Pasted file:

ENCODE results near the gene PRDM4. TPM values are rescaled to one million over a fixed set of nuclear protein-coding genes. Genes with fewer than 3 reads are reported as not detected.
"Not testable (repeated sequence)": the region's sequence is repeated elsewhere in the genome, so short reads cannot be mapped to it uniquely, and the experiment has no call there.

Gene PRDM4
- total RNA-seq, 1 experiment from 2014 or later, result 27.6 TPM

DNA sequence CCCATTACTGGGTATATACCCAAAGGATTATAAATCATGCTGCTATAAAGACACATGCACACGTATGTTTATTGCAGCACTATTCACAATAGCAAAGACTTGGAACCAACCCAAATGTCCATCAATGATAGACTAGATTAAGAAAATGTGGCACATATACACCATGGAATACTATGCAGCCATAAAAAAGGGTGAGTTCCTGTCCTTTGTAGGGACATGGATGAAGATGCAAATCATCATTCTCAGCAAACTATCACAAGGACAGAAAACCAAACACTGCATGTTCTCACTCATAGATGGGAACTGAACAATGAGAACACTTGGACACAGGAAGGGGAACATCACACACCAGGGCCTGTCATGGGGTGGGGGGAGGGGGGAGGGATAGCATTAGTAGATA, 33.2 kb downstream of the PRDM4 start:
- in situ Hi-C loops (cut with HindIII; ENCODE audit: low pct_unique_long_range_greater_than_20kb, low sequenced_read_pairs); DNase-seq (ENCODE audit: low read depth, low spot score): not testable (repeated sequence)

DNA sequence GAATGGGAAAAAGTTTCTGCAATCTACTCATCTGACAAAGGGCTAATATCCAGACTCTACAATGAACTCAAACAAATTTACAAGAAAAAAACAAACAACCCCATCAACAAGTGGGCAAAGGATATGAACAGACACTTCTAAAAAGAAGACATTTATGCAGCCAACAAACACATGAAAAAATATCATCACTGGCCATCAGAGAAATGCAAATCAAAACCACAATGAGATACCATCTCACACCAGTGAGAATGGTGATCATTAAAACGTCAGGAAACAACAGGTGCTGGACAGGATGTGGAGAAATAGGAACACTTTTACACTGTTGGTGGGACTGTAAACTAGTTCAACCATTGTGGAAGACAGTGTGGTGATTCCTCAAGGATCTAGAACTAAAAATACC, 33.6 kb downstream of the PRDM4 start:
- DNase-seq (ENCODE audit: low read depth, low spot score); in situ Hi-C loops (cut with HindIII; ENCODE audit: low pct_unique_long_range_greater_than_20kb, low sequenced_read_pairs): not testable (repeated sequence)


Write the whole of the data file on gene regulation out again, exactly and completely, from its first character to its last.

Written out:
ENCODE results near the gene PRDM4. TPM values are rescaled to one million over a fixed set of nuclear protein-coding genes. Genes with fewer than 3 reads are reported as not detected.
"Not testable (repeated sequence)": the region's sequence is repeated elsewhere in the genome, so short reads cannot be mapped to it uniquely, and the experiment has no call there.

Gene PRDM4
- total RNA-seq, 1 experiment from 2014 or later, result 27.6 TPM

DNA sequence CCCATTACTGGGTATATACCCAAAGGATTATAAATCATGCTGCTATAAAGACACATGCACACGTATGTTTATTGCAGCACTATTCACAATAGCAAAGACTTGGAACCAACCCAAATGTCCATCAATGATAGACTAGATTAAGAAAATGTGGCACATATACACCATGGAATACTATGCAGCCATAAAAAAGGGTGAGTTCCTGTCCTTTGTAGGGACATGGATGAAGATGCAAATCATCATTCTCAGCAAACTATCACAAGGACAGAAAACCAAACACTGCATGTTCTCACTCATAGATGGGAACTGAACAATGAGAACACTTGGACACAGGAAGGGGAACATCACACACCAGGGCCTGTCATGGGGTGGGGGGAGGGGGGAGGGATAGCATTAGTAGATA, 33.2 kb downstream of the PRDM4 start:
- in situ Hi-C loops (cut with HindIII; ENCODE audit: low pct_unique_long_range_greater_than_20kb, low sequenced_read_pairs); DNase-seq (ENCODE audit: low read depth, low spot score): not testable (repeated sequence)

DNA sequence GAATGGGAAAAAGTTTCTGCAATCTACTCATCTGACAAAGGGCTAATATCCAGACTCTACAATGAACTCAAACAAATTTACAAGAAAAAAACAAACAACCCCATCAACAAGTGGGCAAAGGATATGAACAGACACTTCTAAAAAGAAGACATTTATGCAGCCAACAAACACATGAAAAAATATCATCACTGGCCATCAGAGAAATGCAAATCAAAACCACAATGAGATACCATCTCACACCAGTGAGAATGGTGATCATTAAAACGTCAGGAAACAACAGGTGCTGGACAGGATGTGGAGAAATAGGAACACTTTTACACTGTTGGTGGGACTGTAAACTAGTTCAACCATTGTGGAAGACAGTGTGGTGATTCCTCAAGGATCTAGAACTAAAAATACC, 33.6 kb downstream of the PRDM4 start:
- DNase-seq (ENCODE audit: low read depth, low spot score); in situ Hi-C loops (cut with HindIII; ENCODE audit: low pct_unique_long_range_greater_than_20kb, low sequenced_read_pairs): not testable (repeated sequence)